Bugatti Type 41 Royale

1930

  • Only seven examples were constructed between 1926 and 1932, of what was both Ettore Bugatti’s biggest dream and the most prestigious automobile ever to be commercialized.
  • The coupé Napoléon is a marvel of elegance and equilibrium. Its engine with 8 cylinders, 24 valves, and 9 blocks and crankshafts is a modern art sculpture in itself.
  • None of the expected clients, the Kings of Spain, Albania and Romania, actually acquired one. Why? The 1929 stock exchange crisis and an exorbitant price, twice that of a Rolls Royce.

"The Royale is quick and lithe like a living being, it is reliable, rapid, powerful, silent: a magnificent dream that could only be realized after thirty years of trials and constant research." These words come from the pen of Ebé Bugatti himself, whose father, the remarkable Ettore, had produced one of the world's legendary automobiles, the type 41 - a true masterpiece from all perspectives.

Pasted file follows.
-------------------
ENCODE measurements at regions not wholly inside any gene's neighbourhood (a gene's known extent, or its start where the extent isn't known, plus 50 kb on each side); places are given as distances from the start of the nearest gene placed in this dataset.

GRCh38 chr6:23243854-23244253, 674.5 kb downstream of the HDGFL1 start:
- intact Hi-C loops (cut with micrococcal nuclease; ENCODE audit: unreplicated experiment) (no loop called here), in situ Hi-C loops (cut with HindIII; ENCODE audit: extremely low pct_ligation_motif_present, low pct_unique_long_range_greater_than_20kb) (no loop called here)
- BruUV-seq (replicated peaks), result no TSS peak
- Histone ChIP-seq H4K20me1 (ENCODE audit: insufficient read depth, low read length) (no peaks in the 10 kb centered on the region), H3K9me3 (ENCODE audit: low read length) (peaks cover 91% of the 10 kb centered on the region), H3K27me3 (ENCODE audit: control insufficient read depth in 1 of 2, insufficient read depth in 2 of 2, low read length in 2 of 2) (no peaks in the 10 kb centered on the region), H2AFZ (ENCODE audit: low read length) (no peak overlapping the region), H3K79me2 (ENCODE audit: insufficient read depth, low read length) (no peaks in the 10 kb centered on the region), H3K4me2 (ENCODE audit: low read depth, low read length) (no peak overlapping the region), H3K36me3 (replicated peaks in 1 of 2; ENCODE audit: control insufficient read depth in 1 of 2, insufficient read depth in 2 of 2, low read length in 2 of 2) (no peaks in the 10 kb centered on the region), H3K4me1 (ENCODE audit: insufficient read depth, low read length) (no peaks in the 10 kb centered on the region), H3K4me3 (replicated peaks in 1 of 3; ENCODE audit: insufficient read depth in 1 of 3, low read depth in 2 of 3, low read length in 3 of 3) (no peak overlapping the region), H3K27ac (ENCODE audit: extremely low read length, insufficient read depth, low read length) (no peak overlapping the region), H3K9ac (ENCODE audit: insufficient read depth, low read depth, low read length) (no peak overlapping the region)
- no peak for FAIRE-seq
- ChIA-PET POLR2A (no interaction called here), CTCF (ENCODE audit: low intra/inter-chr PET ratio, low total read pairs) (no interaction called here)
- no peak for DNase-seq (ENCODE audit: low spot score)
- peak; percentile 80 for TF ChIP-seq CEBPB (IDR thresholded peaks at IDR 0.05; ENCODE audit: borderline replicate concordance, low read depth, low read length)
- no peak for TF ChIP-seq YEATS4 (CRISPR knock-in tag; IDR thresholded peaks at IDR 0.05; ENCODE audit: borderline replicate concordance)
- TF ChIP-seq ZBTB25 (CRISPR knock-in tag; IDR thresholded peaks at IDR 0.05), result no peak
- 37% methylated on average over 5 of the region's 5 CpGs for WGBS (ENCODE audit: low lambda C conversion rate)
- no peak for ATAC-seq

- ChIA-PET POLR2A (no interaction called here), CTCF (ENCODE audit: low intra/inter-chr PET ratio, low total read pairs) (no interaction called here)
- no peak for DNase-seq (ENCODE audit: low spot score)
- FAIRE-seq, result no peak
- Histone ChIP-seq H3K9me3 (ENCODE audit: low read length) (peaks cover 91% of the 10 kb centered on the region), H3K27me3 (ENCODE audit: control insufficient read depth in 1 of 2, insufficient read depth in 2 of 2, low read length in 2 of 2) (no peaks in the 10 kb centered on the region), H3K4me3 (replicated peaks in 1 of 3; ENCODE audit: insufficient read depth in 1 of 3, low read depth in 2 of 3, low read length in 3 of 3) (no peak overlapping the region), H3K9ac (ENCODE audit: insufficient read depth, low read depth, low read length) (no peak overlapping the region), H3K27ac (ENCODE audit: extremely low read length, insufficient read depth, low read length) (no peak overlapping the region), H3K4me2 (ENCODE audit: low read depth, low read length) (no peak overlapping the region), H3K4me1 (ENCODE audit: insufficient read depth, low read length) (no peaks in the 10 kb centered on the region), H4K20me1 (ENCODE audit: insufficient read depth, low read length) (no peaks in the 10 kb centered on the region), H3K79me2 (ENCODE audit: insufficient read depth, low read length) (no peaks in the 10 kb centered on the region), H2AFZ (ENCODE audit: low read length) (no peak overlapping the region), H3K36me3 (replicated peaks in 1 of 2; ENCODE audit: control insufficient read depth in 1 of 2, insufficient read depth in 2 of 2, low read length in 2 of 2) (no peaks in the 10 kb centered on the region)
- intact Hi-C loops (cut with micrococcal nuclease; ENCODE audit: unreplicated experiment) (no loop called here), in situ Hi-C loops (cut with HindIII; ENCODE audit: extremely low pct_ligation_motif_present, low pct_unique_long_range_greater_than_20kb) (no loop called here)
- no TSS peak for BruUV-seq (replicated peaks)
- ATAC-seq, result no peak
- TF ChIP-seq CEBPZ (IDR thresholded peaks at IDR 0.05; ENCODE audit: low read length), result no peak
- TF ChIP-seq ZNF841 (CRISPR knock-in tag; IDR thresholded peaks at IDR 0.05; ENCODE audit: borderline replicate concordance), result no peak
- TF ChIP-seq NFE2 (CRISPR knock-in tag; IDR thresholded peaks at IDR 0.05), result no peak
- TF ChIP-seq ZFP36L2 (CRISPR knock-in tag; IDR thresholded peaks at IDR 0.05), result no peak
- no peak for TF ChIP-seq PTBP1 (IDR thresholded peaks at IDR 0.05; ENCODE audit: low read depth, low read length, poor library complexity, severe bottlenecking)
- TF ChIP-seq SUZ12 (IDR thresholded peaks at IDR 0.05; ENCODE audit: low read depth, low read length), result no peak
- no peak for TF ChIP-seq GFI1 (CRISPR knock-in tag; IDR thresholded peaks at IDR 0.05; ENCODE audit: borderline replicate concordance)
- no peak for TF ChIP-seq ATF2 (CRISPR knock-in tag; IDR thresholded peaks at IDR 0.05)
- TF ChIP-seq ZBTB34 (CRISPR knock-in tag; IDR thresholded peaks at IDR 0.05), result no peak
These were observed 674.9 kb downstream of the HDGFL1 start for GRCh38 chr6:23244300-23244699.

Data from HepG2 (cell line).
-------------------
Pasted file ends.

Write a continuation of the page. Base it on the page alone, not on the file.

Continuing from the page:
Ettore Bugatti started active work on the Royale project in 1925, and his dream of building the largest, most powerful and fastest touring automobile began to take shape with the 41100 prototype. The huge chassis with its 181” wheelbase was an enlargement and evolution of the type 38 and 40 models, with the inclusion of additional cross-pieces to make the structure more solid. The pièce de résistance of the project is without a doubt the engine, an in-line 8 cylinder unit with a centrally positioned twin overhead camshaft controlling three valves per cylinder, and with a cylinder capacity of nearly 15 liters - an ensemble that produced a shattering 300 hp! Although already proven on the type 28 and on the extraordinary metallurgic masterpiece that was curved front axle of the type 35, substantial adaptations had to be made to the unusual dimensions of this new prototype.

In 1926, the enormous chassis, sitting on 39” alloy wheels, was tested for the first time and was soon enclosed in the Torpedo bodywork of the Packard, previously acquired by Ettore for observation of work from the other side of the Atlantic. Its adaptation was not free of problems; the difference in wheelbase between the two automobiles meant they had to change the fenders and redesign the hood. These modifications were illustrated in a sketch dated 29th January 1927.

To be continued...